I have a a very tall plumpest fern which the stems are bare. It is unruly how do I cut it back to get it bushy and full. Thank you
Could you send me some pictures via email? I’m not sure what you mean my tall plumpest fern….
Great webpage. I have a Sprengeri fern. I sends out those incredibly long shoots seemingly overnight. Not sure why. I love how they look and trail. Is it ok for the plant to have the combination of clipped stems and long shoots or is it best to cut them back?
I think it is your choice. I’ve seen them as long vines and as plants that are kept trimmed back. I kind of like the “viney” look, but its all up to you.
Is it normal for Asparagus pyramidalis to vine like that? Mine started doing something similar and I wasn’t sure if it was due to too little light/water or if it needed re-potting!
Yes! I love mine. All the asparagus ferns become vines. Watch out for the thorns!
Would this be a good plant for a closed terrarium? I bought it thinking it was a normal ferm and am now worried about the humidity level.
Also what kind of soil do you use? I usually make my own.
I’m not sure about an enclosed terrarium. As they begin to vine, it would be hard to keep them contained. I also mix my own soil. I use soils I order wholesale through my husband’s garden center. I mix a potting medium with perlite and vermiculite. I want my soil to be fast-draining soil.
Could you post a picture of how you cut the roots? My ming fern has a lot of “root tubers” (I guess that is what they are but maybe only 4 5 stems at a time. I took it out of the pot to repot – there was still a lot of potting soil in the middle and around the top – about 1″ or more on the sides and maybe 3-4″ in the middle of the bottom. The top had exposed tubers so I thought it was rootbound. I use the stems for cut flower arrangements so the plant does not have to be “beautiful” but I wish I had more stems!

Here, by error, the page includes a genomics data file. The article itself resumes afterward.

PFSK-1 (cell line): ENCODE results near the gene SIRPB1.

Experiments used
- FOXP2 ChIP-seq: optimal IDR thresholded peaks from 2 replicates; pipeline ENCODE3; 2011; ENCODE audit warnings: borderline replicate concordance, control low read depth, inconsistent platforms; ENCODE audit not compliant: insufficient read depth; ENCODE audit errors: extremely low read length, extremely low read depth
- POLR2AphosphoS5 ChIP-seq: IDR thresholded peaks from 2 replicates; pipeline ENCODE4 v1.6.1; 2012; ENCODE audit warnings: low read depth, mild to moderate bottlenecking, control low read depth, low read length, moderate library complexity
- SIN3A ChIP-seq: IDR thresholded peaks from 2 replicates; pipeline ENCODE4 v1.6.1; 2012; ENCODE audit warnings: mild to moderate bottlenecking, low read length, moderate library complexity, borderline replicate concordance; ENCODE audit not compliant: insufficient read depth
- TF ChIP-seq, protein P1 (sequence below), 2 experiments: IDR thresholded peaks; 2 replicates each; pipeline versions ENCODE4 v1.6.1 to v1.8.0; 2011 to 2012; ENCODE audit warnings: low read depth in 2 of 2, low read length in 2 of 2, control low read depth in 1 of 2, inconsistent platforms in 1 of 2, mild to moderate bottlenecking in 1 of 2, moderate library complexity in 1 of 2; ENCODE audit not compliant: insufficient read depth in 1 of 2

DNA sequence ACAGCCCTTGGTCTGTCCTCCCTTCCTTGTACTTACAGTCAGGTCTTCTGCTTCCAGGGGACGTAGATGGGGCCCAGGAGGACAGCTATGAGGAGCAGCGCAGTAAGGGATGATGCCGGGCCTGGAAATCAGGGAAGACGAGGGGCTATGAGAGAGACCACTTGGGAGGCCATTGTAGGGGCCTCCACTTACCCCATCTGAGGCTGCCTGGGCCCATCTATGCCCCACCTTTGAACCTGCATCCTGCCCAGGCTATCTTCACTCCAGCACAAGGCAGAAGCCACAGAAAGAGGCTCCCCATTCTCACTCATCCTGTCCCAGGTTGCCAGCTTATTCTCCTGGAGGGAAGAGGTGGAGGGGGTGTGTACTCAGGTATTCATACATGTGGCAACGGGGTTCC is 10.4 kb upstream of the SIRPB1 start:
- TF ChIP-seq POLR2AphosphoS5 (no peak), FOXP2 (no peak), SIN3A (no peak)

I actually pulled the roots apart more so than cutting them. I think I did cut the pot to get the plant out. I didn’t want to cut the large tubers, so if you can, try to pry them apart if you can. Lisa
I have a plumosa, 50+yrs.old. It was beautiful. One day, I thought it could use more light as a few fronds turned yellow. So I put it in the sun, protected by another pant. When I brought it back to it’s usual place, the needles turned yellow. They were falling off, so I cut the stems way back. Have I killed this plant?
I have cut off an asparagus fern at the soil line before and it did come back so I think yours will, too. It probably turned yellow coming back in because it needed to be acclimated and came from the sun (even though it was shaded by another plant, that is still more sun than in the house) back into a dimmer place and reacted by dropping needles. Let me know how it does. Lisa
From CL Sprenger’s writings it is clear that one of the many disasters that befell him was that Moellers Deutsche Garten-Zeitung claimed that his Asparagus fern was the same as Asparagus falcatus. It seems that Sprenger won a legal case against Moeller over this.